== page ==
Legalizing Manufactured Homes
"The process to build these homes are quite literally over engineered, meaning savings get passed directly on to the buyer."
As I’m sure you’re aware, Montana is experiencing a severe shortage of affordable housing. While there is no silver bullet to this issue, there are a lot of things cities can do to remove barriers to affordable housing, such as eliminating minimum lot areas.
However, one thing I haven’t told you about yet is the barriers to manufactured housing and the things cities can do to remove those barriers. In order to understand the situation I interviewed Josh Wallery of Iseman Homes in Helena, and David Finney, a manufactured home advocate.
Here is what I learned:
1. Manufactured homes are considerably less expensive but not for the reasons you might think.
“More than a hundred years ago Henry Ford pioneered the assembly line as a way to bring down costs so that the average person could afford to buy a car, and that is exactly what we’re doing today with manufactured housing. The assembly line structure is incredibly efficient, so much so that the trash from the building process can fit into one trash can – that’s unimaginable compared to today’s site-built homes. The process to build these homes are quite literally over engineered, meaning savings get passed directly on to the buyer.”
2. Manufactured homes can reduce costs without sacrificing quality.
“What makes manufactured homes so appealing today is that because the process to build them is so efficient, there is no need to sacrifice quality. I can’t think of another industry where you can cut costs while increasing quality, but we’ve quite literally found a way to do that.”
3. Many counties and cities forbid or penalize manufactured homes.
“But despite all of the benefits to manufactured housing today, there are still a number of barriers stopping them from being adopted – one of those being zoning.”
While manufactured homes certainly aren’t the silver bullet to the housing crisis, officials should explore all the options available to remove barriers to all affordable types of housing, including manufactured homes. To see the entire interview click HERE.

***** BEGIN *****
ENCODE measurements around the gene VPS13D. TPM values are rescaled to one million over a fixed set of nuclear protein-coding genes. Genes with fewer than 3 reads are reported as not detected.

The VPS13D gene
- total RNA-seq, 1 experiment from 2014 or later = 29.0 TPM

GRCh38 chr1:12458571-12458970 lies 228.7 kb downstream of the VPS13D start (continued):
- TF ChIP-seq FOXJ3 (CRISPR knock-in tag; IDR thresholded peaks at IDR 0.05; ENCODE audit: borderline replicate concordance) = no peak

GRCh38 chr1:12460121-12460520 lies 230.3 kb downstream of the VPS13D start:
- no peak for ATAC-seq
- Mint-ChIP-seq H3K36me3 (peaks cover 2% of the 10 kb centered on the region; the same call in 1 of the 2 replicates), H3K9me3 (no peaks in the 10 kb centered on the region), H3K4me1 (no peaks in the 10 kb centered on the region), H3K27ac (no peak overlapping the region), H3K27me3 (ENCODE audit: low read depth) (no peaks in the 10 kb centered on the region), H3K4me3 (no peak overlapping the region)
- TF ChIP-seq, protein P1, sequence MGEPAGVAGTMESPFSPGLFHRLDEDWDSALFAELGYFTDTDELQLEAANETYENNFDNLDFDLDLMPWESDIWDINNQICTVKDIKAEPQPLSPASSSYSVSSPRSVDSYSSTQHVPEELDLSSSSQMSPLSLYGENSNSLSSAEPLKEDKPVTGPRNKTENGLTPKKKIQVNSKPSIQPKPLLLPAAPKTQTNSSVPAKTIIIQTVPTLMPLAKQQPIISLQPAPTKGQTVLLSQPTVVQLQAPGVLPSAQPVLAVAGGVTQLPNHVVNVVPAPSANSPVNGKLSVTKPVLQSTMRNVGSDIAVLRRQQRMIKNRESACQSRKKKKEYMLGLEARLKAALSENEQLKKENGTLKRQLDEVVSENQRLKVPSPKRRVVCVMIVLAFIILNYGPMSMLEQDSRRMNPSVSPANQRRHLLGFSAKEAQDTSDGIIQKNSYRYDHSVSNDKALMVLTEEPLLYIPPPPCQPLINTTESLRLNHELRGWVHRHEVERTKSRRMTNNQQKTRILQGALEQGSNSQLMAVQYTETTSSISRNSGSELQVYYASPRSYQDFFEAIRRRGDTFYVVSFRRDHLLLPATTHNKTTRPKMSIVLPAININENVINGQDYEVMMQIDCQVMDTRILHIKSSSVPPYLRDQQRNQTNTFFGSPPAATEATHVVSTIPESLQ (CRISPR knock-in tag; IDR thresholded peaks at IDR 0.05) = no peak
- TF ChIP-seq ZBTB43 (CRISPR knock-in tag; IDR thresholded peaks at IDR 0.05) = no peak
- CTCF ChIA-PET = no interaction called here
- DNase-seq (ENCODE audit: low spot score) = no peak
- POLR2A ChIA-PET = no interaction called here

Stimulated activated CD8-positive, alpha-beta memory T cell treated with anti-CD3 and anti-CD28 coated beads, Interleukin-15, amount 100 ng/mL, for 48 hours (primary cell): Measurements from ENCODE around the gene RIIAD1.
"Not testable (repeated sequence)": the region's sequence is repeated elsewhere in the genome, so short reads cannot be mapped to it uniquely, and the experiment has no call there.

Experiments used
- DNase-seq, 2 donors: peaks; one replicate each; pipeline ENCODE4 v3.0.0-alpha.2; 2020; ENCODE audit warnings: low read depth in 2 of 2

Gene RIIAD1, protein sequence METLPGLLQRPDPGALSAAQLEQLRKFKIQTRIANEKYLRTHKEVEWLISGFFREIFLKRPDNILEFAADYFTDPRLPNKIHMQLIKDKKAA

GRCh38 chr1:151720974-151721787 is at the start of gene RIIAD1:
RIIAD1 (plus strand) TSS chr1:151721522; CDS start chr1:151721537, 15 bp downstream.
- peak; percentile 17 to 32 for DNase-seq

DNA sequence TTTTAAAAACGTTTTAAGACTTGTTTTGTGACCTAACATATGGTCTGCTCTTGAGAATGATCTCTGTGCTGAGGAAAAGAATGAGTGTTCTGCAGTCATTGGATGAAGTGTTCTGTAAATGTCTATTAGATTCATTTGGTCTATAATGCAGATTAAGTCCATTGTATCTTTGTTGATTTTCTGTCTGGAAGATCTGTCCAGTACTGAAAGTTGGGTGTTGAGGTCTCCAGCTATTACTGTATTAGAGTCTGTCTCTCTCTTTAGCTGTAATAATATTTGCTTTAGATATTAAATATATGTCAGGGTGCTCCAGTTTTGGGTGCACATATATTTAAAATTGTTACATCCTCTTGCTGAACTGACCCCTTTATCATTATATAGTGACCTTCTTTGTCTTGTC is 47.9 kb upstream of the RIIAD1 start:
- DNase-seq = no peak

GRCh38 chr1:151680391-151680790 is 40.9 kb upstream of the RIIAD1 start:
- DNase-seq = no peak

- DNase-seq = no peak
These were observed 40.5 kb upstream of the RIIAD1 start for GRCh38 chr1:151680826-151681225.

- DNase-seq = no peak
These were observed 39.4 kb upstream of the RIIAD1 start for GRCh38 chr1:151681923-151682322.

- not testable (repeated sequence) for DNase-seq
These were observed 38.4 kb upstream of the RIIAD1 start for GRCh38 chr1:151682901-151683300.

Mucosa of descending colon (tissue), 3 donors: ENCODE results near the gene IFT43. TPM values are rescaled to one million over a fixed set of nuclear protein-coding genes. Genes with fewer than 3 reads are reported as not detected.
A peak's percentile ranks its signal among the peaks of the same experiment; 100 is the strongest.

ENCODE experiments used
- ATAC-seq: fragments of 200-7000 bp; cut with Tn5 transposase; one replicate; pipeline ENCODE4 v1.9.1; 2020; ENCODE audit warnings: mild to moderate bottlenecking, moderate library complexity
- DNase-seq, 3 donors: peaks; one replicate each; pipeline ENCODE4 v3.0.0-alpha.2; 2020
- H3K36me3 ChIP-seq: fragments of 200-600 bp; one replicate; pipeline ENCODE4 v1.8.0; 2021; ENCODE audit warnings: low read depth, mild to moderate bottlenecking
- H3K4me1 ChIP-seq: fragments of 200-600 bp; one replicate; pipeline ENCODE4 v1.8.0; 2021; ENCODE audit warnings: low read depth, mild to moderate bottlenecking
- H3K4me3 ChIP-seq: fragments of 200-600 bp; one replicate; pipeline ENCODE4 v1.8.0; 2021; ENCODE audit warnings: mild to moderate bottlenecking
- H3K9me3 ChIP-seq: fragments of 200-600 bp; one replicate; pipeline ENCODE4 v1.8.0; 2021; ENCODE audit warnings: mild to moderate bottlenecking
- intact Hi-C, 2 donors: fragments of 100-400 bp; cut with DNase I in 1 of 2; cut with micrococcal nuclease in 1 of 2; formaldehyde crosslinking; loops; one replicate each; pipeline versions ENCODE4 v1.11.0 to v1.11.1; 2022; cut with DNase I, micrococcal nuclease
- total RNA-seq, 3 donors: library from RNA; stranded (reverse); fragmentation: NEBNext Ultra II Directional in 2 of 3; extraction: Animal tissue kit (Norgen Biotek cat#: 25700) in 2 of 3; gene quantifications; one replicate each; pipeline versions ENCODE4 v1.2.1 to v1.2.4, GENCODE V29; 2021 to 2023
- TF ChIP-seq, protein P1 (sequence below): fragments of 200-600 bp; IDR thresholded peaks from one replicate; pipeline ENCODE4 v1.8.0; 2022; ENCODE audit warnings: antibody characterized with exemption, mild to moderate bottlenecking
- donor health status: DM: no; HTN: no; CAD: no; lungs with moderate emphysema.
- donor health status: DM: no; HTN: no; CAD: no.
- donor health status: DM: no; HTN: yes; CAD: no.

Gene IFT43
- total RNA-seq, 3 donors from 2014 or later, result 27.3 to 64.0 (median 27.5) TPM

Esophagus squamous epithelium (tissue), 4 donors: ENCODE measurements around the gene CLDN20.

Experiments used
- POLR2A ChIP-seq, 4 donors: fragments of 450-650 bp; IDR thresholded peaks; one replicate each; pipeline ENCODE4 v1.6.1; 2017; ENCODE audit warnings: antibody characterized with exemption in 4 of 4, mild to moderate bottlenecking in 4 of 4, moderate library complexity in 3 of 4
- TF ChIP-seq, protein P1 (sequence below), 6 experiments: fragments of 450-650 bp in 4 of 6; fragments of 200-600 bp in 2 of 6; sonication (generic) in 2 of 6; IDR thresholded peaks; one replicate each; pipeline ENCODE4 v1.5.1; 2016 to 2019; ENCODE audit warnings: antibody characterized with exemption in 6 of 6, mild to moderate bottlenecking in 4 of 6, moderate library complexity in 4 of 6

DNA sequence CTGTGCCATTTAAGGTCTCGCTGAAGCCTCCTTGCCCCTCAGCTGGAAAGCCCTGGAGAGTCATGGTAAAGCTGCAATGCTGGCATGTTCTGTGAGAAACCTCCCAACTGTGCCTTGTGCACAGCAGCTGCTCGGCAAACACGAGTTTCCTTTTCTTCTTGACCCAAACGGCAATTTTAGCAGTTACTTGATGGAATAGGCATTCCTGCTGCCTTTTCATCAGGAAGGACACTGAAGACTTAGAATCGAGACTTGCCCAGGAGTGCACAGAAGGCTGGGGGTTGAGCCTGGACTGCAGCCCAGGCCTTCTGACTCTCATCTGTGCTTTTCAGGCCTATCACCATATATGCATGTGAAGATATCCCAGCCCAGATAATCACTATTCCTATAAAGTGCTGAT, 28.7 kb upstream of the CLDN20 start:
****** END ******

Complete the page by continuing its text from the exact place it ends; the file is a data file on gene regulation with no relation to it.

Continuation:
Should You Really Have to Get The Government’s Approval to Work?
In this month’s Healthcare Viewpoints column, Jack Brown unpacked the history of occupational licensing and its impact on healthcare and a variety of other professions.
“Licensing often prescribes and constrains the ways in which work is structured, limiting innovation and economic growth. Licensing is at the root of a long chain of events leading to today’s pricing of healthcare services.”
The Benefits of Relaxing Strict Zoning
Earlier this week the Missoula Current featured an article discussing how “the old zoning somewhat hindered development at the Wye,” contributing to the housing shortage there. However, now the community is seeing new businesses and homes after the zoning code was relaxed.
Our Take: This is another example of how relaxing strict zoning can lead to more homes in communities that have been seeing housing shortages. Wye isn’t the only Montana community that has zoning codes that make it harder to build affordable housing, officials should work to address these barriers.
The Real Reason For Skyrocketing Taxes
Last week Frontier CEO and President, Kendall Cotton, spoke with Aaron Flint on Montana Talks Radio to discuss how many Montana cities’ budgets are growing at alarming rates.
“On everyone’s mind is this question of rising property taxes, and how can we enact property tax relief. And, you know, really the central theme of the report that we put out is that tax relief starts with fiscal responsibility. And while you know a lot of Montanans are tightening their belts amid the skyrocketing property taxes, inflation, all of the increases in gas prices and groceries- our local governments, many of them, are on a spending spree.”